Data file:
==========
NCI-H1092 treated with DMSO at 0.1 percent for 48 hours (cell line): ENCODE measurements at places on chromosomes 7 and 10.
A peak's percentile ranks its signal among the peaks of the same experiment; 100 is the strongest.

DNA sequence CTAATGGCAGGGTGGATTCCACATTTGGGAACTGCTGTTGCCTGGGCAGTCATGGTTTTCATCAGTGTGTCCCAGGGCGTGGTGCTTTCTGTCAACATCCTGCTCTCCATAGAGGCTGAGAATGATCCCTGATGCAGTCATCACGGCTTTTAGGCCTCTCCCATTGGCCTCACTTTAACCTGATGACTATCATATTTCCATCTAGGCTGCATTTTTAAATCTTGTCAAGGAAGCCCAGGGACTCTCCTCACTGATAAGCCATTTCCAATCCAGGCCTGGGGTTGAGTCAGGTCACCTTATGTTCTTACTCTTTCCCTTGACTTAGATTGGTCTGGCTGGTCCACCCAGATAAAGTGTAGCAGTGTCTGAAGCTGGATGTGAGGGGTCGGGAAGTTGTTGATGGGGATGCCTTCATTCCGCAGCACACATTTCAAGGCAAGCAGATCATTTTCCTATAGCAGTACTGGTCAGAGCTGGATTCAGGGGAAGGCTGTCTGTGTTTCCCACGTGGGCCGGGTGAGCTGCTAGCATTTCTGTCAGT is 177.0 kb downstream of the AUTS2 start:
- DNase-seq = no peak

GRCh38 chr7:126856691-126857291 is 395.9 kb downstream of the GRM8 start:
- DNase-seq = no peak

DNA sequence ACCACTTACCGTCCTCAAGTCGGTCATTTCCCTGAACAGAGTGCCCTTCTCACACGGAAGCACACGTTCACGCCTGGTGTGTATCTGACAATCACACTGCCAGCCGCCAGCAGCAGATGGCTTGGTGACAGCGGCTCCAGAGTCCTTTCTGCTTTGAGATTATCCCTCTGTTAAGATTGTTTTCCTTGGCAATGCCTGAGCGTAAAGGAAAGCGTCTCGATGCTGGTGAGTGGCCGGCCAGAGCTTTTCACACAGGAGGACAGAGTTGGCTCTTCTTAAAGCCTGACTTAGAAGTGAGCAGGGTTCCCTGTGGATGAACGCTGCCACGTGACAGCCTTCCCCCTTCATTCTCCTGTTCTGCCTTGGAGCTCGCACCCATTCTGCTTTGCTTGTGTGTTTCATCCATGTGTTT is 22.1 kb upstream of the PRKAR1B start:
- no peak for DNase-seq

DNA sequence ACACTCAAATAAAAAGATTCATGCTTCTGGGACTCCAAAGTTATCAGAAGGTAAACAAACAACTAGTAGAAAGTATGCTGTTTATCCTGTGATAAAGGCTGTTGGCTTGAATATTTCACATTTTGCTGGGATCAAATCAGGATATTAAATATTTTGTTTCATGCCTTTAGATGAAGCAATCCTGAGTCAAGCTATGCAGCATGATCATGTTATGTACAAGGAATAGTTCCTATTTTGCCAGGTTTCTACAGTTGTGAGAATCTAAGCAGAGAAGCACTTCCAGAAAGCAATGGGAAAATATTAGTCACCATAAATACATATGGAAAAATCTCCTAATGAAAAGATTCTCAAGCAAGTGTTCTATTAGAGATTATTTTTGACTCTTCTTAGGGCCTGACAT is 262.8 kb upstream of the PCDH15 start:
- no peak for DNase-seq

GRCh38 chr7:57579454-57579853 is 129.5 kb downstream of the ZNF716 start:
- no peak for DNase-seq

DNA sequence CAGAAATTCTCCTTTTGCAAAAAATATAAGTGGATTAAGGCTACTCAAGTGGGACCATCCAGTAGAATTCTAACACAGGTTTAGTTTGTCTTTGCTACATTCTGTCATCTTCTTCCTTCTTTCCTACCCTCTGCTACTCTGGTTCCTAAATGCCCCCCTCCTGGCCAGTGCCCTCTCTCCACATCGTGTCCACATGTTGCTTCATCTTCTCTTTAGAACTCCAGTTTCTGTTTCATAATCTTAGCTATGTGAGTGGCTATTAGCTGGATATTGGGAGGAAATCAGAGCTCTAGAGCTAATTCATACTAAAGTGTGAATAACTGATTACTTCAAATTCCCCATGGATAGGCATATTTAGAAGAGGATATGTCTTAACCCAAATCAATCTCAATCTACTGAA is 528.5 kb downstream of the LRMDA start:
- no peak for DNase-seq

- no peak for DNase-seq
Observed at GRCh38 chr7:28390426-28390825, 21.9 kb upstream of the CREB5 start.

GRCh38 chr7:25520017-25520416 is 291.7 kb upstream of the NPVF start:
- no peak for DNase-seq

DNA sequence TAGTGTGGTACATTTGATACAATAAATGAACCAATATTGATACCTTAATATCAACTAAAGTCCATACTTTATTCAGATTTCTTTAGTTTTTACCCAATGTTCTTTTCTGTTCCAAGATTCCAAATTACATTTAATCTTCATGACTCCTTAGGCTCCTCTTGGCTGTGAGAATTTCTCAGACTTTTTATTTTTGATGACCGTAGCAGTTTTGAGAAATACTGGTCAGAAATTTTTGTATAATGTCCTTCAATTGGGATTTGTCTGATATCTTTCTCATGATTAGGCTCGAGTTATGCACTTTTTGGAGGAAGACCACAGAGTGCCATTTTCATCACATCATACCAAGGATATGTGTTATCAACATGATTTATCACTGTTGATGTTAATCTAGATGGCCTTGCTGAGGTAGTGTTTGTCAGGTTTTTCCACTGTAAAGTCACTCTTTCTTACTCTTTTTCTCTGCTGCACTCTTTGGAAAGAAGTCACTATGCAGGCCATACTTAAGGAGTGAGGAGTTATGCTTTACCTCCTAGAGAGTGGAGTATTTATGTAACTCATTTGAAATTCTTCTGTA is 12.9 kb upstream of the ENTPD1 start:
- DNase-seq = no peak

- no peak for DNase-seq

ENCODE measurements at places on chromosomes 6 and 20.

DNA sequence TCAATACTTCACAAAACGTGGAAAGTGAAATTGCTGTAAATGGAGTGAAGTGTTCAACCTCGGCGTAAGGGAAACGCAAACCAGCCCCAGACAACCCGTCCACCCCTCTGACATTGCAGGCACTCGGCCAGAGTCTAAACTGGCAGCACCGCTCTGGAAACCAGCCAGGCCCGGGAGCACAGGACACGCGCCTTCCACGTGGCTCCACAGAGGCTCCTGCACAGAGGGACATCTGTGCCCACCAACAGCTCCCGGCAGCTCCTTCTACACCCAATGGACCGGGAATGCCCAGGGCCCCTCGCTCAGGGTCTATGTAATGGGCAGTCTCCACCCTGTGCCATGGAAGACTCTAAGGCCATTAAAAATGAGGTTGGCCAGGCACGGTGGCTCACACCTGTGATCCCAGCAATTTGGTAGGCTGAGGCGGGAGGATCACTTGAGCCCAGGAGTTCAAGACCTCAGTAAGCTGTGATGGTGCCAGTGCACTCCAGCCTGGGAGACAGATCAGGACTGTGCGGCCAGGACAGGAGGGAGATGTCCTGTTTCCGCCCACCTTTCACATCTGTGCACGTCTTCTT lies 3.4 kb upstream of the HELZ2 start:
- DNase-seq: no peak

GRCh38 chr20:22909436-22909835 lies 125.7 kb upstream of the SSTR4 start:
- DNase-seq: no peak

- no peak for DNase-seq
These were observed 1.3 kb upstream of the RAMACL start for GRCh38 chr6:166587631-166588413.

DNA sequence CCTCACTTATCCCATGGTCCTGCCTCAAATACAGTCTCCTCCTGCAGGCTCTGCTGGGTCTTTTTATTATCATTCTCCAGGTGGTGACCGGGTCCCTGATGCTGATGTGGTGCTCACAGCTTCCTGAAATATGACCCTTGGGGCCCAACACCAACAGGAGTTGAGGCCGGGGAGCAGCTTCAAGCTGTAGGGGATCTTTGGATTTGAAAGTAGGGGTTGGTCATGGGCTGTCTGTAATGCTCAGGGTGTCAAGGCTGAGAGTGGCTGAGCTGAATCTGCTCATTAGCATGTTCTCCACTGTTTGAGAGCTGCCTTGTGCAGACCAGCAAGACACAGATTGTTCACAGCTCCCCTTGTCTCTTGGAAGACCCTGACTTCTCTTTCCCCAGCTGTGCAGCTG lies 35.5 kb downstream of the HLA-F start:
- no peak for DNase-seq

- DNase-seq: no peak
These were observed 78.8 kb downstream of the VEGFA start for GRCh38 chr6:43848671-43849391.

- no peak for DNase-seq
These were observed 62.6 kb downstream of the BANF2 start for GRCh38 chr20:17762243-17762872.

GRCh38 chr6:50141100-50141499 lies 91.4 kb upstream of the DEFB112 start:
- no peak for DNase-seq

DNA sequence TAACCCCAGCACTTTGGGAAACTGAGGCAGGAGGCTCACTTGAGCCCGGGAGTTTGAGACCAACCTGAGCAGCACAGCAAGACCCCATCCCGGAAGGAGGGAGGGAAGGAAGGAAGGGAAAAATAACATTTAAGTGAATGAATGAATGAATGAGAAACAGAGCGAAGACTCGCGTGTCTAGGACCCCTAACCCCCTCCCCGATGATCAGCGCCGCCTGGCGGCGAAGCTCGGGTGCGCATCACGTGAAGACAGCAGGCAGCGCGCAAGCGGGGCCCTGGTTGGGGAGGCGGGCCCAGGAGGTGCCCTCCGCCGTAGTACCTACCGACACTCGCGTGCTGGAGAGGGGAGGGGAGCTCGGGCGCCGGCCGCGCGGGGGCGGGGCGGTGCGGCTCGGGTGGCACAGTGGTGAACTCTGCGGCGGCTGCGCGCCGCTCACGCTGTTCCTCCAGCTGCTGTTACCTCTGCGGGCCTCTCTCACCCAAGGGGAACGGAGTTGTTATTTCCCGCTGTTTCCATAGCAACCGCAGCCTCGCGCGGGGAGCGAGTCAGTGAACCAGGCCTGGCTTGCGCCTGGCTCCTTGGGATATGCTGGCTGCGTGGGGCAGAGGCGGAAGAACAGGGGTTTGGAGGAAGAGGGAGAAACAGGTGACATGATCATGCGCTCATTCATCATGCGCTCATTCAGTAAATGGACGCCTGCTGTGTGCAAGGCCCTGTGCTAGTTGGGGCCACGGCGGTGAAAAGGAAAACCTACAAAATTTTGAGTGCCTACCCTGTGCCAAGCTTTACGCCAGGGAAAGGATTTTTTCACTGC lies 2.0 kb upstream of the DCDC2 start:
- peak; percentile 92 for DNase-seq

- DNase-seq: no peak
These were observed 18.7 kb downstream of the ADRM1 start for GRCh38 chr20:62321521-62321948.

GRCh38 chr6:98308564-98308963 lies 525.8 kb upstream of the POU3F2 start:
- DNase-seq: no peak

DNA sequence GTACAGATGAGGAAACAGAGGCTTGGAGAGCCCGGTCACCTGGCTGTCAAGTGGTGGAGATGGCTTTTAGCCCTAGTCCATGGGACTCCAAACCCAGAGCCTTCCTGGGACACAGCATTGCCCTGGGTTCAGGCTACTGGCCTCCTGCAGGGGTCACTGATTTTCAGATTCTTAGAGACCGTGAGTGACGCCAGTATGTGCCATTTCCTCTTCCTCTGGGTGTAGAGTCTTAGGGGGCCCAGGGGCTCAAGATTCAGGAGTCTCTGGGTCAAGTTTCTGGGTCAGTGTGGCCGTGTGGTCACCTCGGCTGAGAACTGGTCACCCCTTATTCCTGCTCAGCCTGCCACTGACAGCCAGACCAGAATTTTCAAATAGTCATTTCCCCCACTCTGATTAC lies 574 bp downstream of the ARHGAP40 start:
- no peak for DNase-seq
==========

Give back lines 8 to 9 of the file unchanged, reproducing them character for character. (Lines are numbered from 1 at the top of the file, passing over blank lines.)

- no peak for DNase-seq

DNA sequence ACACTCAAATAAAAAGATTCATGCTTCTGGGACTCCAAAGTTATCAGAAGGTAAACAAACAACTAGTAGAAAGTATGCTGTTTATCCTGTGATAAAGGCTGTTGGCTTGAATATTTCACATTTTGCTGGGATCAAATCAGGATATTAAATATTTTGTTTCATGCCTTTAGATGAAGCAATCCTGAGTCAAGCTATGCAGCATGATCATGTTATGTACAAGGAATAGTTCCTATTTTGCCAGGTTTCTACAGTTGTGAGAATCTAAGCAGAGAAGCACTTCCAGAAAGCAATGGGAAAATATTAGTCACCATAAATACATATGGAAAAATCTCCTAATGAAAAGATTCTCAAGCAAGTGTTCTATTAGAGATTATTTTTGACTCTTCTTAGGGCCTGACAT is 262.8 kb upstream of the PCDH15 start: